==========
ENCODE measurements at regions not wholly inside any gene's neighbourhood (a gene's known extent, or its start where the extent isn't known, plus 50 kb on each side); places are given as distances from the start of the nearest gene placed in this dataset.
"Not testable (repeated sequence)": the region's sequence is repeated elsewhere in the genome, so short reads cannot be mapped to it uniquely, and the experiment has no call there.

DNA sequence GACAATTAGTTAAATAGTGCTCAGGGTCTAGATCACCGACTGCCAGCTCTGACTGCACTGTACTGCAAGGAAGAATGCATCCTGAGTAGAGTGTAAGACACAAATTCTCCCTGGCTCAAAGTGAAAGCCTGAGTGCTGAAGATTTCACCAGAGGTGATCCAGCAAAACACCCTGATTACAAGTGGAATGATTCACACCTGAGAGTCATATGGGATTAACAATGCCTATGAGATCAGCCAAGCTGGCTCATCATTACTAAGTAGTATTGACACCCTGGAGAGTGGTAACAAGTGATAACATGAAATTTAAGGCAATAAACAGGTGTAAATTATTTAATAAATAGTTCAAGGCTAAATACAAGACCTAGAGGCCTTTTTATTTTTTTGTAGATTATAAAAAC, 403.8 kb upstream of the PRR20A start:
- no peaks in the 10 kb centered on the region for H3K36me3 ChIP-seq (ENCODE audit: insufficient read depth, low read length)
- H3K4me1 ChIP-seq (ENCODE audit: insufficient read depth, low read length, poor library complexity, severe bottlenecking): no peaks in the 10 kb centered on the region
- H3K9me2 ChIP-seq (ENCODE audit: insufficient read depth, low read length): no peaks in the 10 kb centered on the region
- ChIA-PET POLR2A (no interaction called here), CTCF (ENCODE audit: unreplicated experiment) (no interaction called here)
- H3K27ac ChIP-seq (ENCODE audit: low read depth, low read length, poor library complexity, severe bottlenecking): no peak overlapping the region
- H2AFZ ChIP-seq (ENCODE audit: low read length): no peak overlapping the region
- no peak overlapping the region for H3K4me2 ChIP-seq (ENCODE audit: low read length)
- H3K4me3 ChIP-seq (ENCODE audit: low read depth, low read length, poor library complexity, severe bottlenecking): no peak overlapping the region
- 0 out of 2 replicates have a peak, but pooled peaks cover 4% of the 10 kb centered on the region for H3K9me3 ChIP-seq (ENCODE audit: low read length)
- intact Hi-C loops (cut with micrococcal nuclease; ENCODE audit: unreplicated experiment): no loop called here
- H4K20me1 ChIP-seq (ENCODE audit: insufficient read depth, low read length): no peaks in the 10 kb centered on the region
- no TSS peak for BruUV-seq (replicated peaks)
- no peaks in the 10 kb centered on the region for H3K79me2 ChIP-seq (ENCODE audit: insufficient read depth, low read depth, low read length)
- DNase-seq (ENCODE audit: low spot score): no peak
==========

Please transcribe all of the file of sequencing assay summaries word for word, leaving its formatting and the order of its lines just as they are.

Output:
ENCODE measurements at regions not wholly inside any gene's neighbourhood (a gene's known extent, or its start where the extent isn't known, plus 50 kb on each side); places are given as distances from the start of the nearest gene placed in this dataset.
"Not testable (repeated sequence)": the region's sequence is repeated elsewhere in the genome, so short reads cannot be mapped to it uniquely, and the experiment has no call there.

DNA sequence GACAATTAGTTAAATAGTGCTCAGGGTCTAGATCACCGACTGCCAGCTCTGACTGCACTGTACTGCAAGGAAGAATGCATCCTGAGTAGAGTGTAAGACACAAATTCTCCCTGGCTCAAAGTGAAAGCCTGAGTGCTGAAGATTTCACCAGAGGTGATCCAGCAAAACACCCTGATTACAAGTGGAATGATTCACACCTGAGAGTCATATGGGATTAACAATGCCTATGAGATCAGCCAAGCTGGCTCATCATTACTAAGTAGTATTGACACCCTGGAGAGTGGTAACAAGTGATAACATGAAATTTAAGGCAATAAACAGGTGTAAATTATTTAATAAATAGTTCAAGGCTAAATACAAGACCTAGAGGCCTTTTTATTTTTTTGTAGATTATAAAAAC, 403.8 kb upstream of the PRR20A start:
- no peaks in the 10 kb centered on the region for H3K36me3 ChIP-seq (ENCODE audit: insufficient read depth, low read length)
- H3K4me1 ChIP-seq (ENCODE audit: insufficient read depth, low read length, poor library complexity, severe bottlenecking): no peaks in the 10 kb centered on the region
- H3K9me2 ChIP-seq (ENCODE audit: insufficient read depth, low read length): no peaks in the 10 kb centered on the region
- ChIA-PET POLR2A (no interaction called here), CTCF (ENCODE audit: unreplicated experiment) (no interaction called here)
- H3K27ac ChIP-seq (ENCODE audit: low read depth, low read length, poor library complexity, severe bottlenecking): no peak overlapping the region
- H2AFZ ChIP-seq (ENCODE audit: low read length): no peak overlapping the region
- no peak overlapping the region for H3K4me2 ChIP-seq (ENCODE audit: low read length)
- H3K4me3 ChIP-seq (ENCODE audit: low read depth, low read length, poor library complexity, severe bottlenecking): no peak overlapping the region
- 0 out of 2 replicates have a peak, but pooled peaks cover 4% of the 10 kb centered on the region for H3K9me3 ChIP-seq (ENCODE audit: low read length)
- intact Hi-C loops (cut with micrococcal nuclease; ENCODE audit: unreplicated experiment): no loop called here
- H4K20me1 ChIP-seq (ENCODE audit: insufficient read depth, low read length): no peaks in the 10 kb centered on the region
- no TSS peak for BruUV-seq (replicated peaks)
- no peaks in the 10 kb centered on the region for H3K79me2 ChIP-seq (ENCODE audit: insufficient read depth, low read depth, low read length)
- DNase-seq (ENCODE audit: low spot score): no peak